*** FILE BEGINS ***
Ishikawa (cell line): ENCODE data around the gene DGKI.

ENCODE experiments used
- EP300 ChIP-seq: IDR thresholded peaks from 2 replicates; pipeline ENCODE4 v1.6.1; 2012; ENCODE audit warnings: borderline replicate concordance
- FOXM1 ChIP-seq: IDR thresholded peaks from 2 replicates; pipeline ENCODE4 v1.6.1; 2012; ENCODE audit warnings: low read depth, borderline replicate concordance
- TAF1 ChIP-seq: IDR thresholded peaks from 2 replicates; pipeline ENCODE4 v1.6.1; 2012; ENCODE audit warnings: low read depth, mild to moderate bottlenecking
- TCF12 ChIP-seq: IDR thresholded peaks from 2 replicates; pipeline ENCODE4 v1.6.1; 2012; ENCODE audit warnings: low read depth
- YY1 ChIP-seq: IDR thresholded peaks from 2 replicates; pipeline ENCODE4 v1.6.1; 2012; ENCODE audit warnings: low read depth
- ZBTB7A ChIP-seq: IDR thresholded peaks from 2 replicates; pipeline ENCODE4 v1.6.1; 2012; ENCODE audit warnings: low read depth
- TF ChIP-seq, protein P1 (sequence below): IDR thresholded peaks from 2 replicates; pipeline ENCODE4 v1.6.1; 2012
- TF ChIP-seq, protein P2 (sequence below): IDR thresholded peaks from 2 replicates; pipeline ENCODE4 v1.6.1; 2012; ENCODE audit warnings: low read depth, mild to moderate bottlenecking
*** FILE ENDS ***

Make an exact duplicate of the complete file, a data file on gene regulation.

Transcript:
Ishikawa (cell line): ENCODE data around the gene DGKI.

ENCODE experiments used
- EP300 ChIP-seq: IDR thresholded peaks from 2 replicates; pipeline ENCODE4 v1.6.1; 2012; ENCODE audit warnings: borderline replicate concordance
- FOXM1 ChIP-seq: IDR thresholded peaks from 2 replicates; pipeline ENCODE4 v1.6.1; 2012; ENCODE audit warnings: low read depth, borderline replicate concordance
- TAF1 ChIP-seq: IDR thresholded peaks from 2 replicates; pipeline ENCODE4 v1.6.1; 2012; ENCODE audit warnings: low read depth, mild to moderate bottlenecking
- TCF12 ChIP-seq: IDR thresholded peaks from 2 replicates; pipeline ENCODE4 v1.6.1; 2012; ENCODE audit warnings: low read depth
- YY1 ChIP-seq: IDR thresholded peaks from 2 replicates; pipeline ENCODE4 v1.6.1; 2012; ENCODE audit warnings: low read depth
- ZBTB7A ChIP-seq: IDR thresholded peaks from 2 replicates; pipeline ENCODE4 v1.6.1; 2012; ENCODE audit warnings: low read depth
- TF ChIP-seq, protein P1 (sequence below): IDR thresholded peaks from 2 replicates; pipeline ENCODE4 v1.6.1; 2012
- TF ChIP-seq, protein P2 (sequence below): IDR thresholded peaks from 2 replicates; pipeline ENCODE4 v1.6.1; 2012; ENCODE audit warnings: low read depth, mild to moderate bottlenecking